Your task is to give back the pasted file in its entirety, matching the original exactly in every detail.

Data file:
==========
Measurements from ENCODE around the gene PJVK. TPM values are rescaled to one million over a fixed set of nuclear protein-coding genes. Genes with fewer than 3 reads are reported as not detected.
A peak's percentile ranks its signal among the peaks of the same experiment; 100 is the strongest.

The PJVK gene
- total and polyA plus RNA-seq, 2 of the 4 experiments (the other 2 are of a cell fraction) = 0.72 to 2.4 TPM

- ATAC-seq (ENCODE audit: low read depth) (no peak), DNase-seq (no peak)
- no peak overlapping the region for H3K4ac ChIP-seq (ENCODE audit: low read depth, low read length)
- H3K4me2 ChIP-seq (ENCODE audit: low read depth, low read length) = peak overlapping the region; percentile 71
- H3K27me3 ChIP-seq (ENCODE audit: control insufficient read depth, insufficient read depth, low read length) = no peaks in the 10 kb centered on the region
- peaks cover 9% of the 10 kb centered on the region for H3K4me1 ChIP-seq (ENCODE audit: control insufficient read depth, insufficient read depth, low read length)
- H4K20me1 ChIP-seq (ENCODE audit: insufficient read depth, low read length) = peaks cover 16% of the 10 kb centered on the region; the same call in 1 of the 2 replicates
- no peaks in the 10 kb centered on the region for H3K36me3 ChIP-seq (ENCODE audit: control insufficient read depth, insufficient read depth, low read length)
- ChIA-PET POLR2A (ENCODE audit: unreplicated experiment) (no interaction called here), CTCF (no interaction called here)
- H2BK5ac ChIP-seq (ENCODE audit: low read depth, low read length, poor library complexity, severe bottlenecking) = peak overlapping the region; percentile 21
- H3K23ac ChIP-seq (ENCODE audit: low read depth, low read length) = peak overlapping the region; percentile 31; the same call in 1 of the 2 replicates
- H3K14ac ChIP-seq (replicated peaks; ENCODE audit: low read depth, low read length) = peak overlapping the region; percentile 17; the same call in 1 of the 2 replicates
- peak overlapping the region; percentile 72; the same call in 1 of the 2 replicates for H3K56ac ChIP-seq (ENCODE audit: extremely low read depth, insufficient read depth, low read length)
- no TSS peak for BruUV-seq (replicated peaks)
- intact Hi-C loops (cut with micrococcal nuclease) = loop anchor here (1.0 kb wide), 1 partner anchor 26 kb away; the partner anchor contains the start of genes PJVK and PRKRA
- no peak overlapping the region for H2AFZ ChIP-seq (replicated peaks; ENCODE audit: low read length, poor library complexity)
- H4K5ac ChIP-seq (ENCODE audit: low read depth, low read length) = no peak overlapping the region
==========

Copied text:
Measurements from ENCODE around the gene PJVK. TPM values are rescaled to one million over a fixed set of nuclear protein-coding genes. Genes with fewer than 3 reads are reported as not detected.
A peak's percentile ranks its signal among the peaks of the same experiment; 100 is the strongest.

The PJVK gene
- total and polyA plus RNA-seq, 2 of the 4 experiments (the other 2 are of a cell fraction) = 0.72 to 2.4 TPM

- ATAC-seq (ENCODE audit: low read depth) (no peak), DNase-seq (no peak)
- no peak overlapping the region for H3K4ac ChIP-seq (ENCODE audit: low read depth, low read length)
- H3K4me2 ChIP-seq (ENCODE audit: low read depth, low read length) = peak overlapping the region; percentile 71
- H3K27me3 ChIP-seq (ENCODE audit: control insufficient read depth, insufficient read depth, low read length) = no peaks in the 10 kb centered on the region
- peaks cover 9% of the 10 kb centered on the region for H3K4me1 ChIP-seq (ENCODE audit: control insufficient read depth, insufficient read depth, low read length)
- H4K20me1 ChIP-seq (ENCODE audit: insufficient read depth, low read length) = peaks cover 16% of the 10 kb centered on the region; the same call in 1 of the 2 replicates
- no peaks in the 10 kb centered on the region for H3K36me3 ChIP-seq (ENCODE audit: control insufficient read depth, insufficient read depth, low read length)
- ChIA-PET POLR2A (ENCODE audit: unreplicated experiment) (no interaction called here), CTCF (no interaction called here)
- H2BK5ac ChIP-seq (ENCODE audit: low read depth, low read length, poor library complexity, severe bottlenecking) = peak overlapping the region; percentile 21
- H3K23ac ChIP-seq (ENCODE audit: low read depth, low read length) = peak overlapping the region; percentile 31; the same call in 1 of the 2 replicates
- H3K14ac ChIP-seq (replicated peaks; ENCODE audit: low read depth, low read length) = peak overlapping the region; percentile 17; the same call in 1 of the 2 replicates
- peak overlapping the region; percentile 72; the same call in 1 of the 2 replicates for H3K56ac ChIP-seq (ENCODE audit: extremely low read depth, insufficient read depth, low read length)
- no TSS peak for BruUV-seq (replicated peaks)
- intact Hi-C loops (cut with micrococcal nuclease) = loop anchor here (1.0 kb wide), 1 partner anchor 26 kb away; the partner anchor contains the start of genes PJVK and PRKRA
- no peak overlapping the region for H2AFZ ChIP-seq (replicated peaks; ENCODE audit: low read length, poor library complexity)
- H4K5ac ChIP-seq (ENCODE audit: low read depth, low read length) = no peak overlapping the region